Last spring, the American Institute of Architects – Peoria Chapter Board met with the City of Peoria to discuss potential locations where the City would be interested in creative solutions for revitalization. During this conversation, Fulton Plaza came up as a future project the City would like to tackle. Information for a design competition was sent out in August, with 22 submissions turned in by the end of November. Six local judges reviewed the anonymous submissions, looking at a range of different approaches to revitalize the corridor. For its design of the “Fulton Woonerf,” Farnsworth Group claimed the Grand Prize and $1,000 in prize money. Here is the narrative of its submission:
Fulton Street historically connected the river to the cultural resources of and surrounding City Hall. Over the last half-century, two schools of thought transformed the function of the 300 block from vehicular-dominant to pedestrian-only. Our solution is a hybrid, combining the best of both into a shared space for pedestrians, cyclists and vehicles. To ensure the space is distinctively Peoria, local culture is woven into the design, culminating in a new arts-collaborative building.
Designed akin to a European woonerf, meandering vehicular lanes with street parking, no raised curbs and strategically positioned landscaping, pedestrian-scale lighting and other site amenities appeal to pedestrians and calm traffic. Permeable pavers—with a pattern matching the museum block—and planters absorb stormwater. The result is a space for art fairs, buskers, sculpture, al fresco dining and public gatherings. The overall design is phased; the first would occur on the 300 block and future phases would extend from the river to Kumpf Boulevard.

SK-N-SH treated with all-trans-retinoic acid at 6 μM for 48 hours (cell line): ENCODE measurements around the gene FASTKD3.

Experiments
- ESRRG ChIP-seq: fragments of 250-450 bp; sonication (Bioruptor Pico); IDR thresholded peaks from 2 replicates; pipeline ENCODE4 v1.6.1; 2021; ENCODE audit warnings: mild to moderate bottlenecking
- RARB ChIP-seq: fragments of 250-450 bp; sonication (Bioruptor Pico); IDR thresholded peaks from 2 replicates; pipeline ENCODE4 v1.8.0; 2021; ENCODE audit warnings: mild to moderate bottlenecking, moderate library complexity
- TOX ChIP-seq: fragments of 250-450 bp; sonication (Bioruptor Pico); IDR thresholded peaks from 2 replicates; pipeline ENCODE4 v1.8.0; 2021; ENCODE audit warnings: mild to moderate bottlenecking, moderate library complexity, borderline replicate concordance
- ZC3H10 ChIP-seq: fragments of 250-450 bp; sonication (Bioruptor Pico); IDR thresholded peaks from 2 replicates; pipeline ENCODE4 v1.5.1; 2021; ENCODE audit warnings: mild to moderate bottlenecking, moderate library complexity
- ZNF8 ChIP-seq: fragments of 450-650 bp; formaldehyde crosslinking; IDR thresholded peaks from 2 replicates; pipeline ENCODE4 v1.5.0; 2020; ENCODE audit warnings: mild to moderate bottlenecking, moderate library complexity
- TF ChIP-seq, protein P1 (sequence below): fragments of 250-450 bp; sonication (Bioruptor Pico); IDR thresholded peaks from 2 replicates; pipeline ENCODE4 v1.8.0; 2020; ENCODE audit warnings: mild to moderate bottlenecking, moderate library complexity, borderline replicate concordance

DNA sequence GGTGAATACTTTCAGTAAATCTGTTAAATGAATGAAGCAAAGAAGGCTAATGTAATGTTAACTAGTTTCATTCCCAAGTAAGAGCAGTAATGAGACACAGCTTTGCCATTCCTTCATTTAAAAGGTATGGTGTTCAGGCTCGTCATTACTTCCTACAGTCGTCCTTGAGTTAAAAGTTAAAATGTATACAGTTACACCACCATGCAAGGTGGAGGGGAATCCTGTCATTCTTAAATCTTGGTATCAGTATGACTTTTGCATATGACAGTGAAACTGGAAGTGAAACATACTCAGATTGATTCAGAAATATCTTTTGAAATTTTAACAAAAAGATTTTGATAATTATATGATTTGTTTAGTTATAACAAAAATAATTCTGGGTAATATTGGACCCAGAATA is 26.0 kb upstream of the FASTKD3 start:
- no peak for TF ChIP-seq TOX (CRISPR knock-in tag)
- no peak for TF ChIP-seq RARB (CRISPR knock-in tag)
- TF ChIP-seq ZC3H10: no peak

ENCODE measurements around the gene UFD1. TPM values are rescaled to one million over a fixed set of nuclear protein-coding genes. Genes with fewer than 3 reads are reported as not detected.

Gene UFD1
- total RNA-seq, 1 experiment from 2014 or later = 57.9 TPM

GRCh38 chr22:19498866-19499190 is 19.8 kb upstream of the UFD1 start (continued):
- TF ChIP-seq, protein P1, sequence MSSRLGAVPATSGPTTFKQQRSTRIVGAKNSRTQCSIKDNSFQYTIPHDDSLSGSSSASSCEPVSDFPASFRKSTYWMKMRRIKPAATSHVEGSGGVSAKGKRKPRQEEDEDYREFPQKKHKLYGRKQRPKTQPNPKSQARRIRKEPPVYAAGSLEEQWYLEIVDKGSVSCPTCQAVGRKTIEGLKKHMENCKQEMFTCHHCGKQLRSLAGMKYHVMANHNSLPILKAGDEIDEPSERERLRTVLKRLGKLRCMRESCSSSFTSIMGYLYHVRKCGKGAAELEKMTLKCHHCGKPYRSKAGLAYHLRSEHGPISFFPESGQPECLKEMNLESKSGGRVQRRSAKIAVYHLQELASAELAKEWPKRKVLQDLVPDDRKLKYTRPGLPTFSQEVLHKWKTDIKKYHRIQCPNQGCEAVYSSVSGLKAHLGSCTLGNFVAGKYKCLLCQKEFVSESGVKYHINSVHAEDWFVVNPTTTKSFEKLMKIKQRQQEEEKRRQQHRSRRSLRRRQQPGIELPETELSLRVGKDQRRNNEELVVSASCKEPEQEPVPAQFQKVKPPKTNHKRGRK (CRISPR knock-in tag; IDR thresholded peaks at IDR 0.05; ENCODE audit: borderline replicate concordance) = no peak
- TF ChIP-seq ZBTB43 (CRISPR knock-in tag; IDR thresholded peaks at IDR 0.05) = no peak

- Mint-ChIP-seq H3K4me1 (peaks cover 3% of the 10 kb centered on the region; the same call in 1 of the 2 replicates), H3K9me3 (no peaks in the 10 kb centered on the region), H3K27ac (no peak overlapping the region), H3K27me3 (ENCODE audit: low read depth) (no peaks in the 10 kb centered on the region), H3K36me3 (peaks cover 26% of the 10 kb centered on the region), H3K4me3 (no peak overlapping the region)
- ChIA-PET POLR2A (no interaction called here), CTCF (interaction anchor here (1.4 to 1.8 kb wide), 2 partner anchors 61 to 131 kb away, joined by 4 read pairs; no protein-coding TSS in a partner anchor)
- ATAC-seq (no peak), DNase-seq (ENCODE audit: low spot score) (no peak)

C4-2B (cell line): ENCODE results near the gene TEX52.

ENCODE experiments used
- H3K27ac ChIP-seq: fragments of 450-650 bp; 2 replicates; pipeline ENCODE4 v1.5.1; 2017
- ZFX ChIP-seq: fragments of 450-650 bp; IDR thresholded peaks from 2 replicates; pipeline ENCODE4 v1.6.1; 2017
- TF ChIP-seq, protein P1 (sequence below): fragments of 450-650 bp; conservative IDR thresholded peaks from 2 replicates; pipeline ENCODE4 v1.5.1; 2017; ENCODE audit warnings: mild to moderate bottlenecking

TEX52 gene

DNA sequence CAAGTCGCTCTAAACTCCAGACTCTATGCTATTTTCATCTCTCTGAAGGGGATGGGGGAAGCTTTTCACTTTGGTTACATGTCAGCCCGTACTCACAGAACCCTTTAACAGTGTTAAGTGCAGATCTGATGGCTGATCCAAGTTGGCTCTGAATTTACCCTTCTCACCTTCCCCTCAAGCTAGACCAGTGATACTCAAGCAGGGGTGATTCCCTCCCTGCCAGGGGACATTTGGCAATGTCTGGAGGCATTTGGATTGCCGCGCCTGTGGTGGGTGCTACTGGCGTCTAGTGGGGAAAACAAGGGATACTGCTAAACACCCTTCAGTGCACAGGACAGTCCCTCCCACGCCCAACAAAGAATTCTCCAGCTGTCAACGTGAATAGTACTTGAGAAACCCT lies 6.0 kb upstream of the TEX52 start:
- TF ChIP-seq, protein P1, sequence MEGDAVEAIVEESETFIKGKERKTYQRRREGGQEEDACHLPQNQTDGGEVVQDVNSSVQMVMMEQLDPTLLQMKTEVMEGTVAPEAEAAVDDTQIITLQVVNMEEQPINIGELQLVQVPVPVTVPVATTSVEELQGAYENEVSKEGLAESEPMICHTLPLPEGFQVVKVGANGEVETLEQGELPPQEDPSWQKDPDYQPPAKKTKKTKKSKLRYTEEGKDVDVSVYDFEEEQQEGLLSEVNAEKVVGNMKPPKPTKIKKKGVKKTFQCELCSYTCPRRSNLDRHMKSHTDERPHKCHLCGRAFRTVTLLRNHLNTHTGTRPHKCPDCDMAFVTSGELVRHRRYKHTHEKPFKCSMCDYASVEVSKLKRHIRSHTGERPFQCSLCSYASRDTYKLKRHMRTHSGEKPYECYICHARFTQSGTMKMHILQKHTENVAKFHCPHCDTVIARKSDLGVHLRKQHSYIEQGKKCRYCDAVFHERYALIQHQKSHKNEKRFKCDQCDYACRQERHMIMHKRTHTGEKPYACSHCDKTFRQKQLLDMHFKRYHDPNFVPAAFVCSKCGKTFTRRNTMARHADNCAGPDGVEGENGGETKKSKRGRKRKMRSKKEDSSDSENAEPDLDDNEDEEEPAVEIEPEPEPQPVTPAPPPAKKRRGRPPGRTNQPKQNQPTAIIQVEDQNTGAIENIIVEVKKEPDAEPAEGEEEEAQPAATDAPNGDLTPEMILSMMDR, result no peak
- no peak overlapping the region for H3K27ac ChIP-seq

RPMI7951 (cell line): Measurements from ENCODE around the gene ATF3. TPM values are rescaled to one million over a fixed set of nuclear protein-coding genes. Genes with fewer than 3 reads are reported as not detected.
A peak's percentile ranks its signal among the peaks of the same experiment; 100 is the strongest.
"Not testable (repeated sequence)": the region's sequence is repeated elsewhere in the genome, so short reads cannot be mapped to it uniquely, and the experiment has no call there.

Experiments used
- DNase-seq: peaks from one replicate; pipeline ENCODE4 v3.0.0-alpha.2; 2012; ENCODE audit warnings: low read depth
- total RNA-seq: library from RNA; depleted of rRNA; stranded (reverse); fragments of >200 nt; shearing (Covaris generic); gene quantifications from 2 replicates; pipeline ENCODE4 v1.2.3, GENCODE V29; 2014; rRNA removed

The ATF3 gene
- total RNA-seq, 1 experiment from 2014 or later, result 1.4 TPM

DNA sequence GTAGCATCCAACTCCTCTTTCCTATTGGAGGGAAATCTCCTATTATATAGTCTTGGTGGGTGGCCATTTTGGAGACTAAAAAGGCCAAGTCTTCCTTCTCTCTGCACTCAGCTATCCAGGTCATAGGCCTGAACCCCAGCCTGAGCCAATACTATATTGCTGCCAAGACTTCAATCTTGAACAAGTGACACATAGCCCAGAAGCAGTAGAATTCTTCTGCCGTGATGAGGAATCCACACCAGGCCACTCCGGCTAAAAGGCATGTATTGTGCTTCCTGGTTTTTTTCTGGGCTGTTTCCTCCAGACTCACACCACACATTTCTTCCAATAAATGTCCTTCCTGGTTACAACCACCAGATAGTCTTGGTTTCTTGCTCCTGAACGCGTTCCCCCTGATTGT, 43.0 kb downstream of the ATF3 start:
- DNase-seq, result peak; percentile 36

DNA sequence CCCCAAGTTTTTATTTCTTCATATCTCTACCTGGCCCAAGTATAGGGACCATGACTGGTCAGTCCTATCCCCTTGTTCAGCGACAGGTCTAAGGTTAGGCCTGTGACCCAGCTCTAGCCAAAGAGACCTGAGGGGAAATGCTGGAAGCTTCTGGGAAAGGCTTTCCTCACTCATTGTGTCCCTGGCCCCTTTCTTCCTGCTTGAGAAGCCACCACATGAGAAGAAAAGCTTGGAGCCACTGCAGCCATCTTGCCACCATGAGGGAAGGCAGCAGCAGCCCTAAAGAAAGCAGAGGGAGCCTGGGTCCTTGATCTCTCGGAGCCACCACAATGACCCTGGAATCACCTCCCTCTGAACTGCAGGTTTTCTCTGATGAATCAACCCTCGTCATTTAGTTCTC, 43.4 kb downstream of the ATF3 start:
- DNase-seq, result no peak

In addition to the woonerf, two more interventions occur on the 300 block: levelling the grade at the ICC Thomas Building to allow storefront access from Fulton and the “Peoria Underground” building. The sculptural building is visible from the Civic Center and lower Fulton, creating a visual landmark to connect people between the cultural centers. Housed under an accessible green roof is a public auditorium/gallery space and back-of-house art studios. Lastly, digital art projected onto the AT&T building further signals that Fulton Street is a special place, unique to Peoria.
Nathan Custer of Bivouac Designs was named runner-up in the competition, earning $500 for his depiction of "a farm to fresh urban market... in the heart of the American farmland."
Jason Eich, a Bradley University graduate student, claimed the Student Award and $250 for his concept, also food-related. Eich envisions Fulton Plaza as a permanent “food lot” in which repurposed shipping containers serve as “food trucks” (minus the wheels).
Farnsworth Group will donate its winnings to the Peoria Civic Center for the continued growth of the corner park plaza that houses PNC Winterfest, which is directly adjacent to the design competition location. iBi